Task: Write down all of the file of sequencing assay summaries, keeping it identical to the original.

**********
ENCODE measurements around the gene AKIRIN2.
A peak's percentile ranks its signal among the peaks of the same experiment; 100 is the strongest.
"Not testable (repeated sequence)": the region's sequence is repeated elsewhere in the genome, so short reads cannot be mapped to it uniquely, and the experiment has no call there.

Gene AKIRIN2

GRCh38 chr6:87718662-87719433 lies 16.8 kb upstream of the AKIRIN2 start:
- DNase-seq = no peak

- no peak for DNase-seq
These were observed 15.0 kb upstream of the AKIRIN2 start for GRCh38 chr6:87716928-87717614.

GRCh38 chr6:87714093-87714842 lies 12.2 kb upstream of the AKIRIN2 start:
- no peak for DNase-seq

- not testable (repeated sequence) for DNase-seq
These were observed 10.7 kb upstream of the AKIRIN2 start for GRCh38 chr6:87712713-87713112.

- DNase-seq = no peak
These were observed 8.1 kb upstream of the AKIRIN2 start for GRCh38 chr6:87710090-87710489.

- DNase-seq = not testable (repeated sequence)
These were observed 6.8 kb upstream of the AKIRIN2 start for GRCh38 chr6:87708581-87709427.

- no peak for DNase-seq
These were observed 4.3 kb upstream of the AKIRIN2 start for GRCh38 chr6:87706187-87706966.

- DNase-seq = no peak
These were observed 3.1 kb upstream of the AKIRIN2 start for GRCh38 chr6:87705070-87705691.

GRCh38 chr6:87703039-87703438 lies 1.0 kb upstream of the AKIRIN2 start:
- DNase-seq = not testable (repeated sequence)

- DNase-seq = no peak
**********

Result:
ENCODE measurements around the gene AKIRIN2.
A peak's percentile ranks its signal among the peaks of the same experiment; 100 is the strongest.
"Not testable (repeated sequence)": the region's sequence is repeated elsewhere in the genome, so short reads cannot be mapped to it uniquely, and the experiment has no call there.

Gene AKIRIN2

GRCh38 chr6:87718662-87719433 lies 16.8 kb upstream of the AKIRIN2 start:
- DNase-seq = no peak

- no peak for DNase-seq
These were observed 15.0 kb upstream of the AKIRIN2 start for GRCh38 chr6:87716928-87717614.

GRCh38 chr6:87714093-87714842 lies 12.2 kb upstream of the AKIRIN2 start:
- no peak for DNase-seq

- not testable (repeated sequence) for DNase-seq
These were observed 10.7 kb upstream of the AKIRIN2 start for GRCh38 chr6:87712713-87713112.

- DNase-seq = no peak
These were observed 8.1 kb upstream of the AKIRIN2 start for GRCh38 chr6:87710090-87710489.

- DNase-seq = not testable (repeated sequence)
These were observed 6.8 kb upstream of the AKIRIN2 start for GRCh38 chr6:87708581-87709427.

- no peak for DNase-seq
These were observed 4.3 kb upstream of the AKIRIN2 start for GRCh38 chr6:87706187-87706966.

- DNase-seq = no peak
These were observed 3.1 kb upstream of the AKIRIN2 start for GRCh38 chr6:87705070-87705691.

GRCh38 chr6:87703039-87703438 lies 1.0 kb upstream of the AKIRIN2 start:
- DNase-seq = not testable (repeated sequence)

- DNase-seq = no peak